There was a really interesting story in The New York Times today about an idea floated by Dan Kildee, a county treasurer in Michigan who wants to shrink the footprint of Flint, a city in decline:

Here’s more from reporter David Streitfeld:

Instead of waiting for houses to become abandoned and then pulling them down, local leaders are talking about demolishing entire blocks and even whole neighborhoods.

The population would be condensed into a few viable areas. So would stores and services. A city built to manufacture cars would be returned in large measure to the forest primeval. …

Planned shrinkage became a workable concept in Michigan a few years ago, when the state changed its laws regarding properties foreclosed for delinquent taxes. Before, these buildings and land tended to become mired in legal limbo, contributing to blight. Now they quickly become the domain of county land banks, giving communities a powerful tool for change.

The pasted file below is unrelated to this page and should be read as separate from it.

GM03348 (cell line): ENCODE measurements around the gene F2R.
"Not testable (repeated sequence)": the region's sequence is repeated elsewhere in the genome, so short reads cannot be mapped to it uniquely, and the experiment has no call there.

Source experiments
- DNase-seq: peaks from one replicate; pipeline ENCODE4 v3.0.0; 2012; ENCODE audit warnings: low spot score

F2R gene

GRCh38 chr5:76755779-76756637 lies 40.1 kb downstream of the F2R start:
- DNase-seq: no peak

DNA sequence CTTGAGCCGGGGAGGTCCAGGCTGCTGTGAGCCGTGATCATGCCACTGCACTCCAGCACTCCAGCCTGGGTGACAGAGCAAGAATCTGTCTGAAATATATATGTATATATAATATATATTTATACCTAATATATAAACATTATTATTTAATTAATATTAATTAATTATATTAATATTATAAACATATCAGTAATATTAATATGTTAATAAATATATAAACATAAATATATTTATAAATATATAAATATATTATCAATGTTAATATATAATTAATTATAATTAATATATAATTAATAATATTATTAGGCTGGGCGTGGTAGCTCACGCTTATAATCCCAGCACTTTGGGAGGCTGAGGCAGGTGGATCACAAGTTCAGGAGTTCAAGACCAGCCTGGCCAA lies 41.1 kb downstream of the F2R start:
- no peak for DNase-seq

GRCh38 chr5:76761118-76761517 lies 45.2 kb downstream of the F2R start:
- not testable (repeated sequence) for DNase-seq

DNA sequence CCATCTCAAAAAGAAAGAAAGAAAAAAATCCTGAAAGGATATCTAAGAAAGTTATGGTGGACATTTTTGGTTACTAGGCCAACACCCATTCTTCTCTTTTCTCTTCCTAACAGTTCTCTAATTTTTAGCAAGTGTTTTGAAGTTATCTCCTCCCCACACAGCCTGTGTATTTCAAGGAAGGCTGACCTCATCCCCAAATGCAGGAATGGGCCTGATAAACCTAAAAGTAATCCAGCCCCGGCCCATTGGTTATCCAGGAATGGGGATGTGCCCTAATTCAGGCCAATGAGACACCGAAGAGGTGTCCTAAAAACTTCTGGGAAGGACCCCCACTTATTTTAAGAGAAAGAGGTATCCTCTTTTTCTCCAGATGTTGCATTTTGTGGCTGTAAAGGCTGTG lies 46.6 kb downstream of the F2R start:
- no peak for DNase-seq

Kildee came to San Diego last year to talk with the local thinkers behind a San Diego version of the now-defunct land bank plan.

Obviously, San Diego doesn’t have the same shrinkage to deal with as an old-time manufacturing town in Michigan does. But the prevalence of foreclosed properties in some neighborhoods has some local leaders worried they’ll become blighted, left to become vacant magnets for vandalism and fall into disrepair before they can be repurchased by homeowners from the banks. Some had hoped to assemble taxpayer, private and philanthropic dollars to purchase foreclosed houses and operate a San Diego version of the land bank, but the plan is no longer on the table.

What do you think of Kildee’s idea for Flint? Do you have ideas for local leaders trying to reckon with the impact of foreclosures on their neighborhoods? Leave a comment in Survival or drop me a line:

One other thing: If you missed it and you’re interested to hear Will Carless and me chat about our recent investigation with Andrew Donohue and Scott Lewis on Sunday’s radio program on AM 600 KOGO, click here to listen. You can also listen to it on our site. If you’re not already there, click over to This Just In and use the player in the right-hand column.

Our topic is right off the bat.


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